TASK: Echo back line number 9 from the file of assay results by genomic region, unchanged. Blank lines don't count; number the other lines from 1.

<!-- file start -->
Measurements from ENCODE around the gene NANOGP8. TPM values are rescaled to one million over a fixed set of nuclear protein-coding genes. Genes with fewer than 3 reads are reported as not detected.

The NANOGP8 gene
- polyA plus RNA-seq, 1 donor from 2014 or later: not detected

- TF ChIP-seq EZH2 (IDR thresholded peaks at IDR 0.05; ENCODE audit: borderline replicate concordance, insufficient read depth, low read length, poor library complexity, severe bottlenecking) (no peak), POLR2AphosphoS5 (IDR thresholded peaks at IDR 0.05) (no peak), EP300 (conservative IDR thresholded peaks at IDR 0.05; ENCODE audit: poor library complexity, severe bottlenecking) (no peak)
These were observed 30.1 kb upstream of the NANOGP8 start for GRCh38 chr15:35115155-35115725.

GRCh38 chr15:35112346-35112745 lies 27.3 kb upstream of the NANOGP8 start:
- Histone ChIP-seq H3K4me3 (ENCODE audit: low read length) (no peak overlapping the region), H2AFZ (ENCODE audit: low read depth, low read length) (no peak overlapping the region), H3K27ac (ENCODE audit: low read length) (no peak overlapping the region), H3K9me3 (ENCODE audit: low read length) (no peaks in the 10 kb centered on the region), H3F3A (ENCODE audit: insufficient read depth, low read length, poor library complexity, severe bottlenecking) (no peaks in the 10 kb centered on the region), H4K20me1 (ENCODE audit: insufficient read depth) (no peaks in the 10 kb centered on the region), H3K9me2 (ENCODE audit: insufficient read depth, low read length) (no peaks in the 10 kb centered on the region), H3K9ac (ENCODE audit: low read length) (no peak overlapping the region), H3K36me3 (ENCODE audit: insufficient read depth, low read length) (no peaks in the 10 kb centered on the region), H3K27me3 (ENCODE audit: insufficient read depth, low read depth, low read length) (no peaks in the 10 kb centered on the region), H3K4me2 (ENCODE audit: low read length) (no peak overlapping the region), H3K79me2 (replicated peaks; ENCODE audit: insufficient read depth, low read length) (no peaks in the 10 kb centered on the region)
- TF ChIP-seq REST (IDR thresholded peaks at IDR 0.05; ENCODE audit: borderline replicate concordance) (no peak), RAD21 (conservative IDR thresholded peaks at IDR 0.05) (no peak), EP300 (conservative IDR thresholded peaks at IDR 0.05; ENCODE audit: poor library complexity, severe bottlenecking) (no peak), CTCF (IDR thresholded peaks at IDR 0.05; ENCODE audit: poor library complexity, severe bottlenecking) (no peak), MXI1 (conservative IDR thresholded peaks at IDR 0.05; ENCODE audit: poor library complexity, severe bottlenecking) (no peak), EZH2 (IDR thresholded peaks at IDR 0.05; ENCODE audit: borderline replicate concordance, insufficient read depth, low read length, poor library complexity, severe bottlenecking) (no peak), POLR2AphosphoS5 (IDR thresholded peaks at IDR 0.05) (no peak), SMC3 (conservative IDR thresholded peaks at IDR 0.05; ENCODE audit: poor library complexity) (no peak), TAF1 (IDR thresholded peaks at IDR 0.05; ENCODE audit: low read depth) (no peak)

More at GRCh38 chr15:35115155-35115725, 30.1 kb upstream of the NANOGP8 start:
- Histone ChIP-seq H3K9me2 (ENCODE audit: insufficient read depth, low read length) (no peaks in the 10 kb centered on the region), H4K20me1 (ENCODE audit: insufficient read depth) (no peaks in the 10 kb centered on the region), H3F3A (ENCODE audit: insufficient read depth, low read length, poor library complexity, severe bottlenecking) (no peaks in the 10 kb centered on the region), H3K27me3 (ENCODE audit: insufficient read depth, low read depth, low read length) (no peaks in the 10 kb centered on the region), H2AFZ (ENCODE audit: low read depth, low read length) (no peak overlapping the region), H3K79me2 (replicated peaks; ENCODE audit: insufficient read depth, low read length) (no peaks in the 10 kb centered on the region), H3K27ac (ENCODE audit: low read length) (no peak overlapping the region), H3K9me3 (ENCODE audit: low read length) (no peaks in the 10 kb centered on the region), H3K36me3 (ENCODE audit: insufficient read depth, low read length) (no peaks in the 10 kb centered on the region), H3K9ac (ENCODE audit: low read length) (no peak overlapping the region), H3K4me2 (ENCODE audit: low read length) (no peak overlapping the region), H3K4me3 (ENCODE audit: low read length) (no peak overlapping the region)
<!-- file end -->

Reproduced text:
More at GRCh38 chr15:35115155-35115725, 30.1 kb upstream of the NANOGP8 start: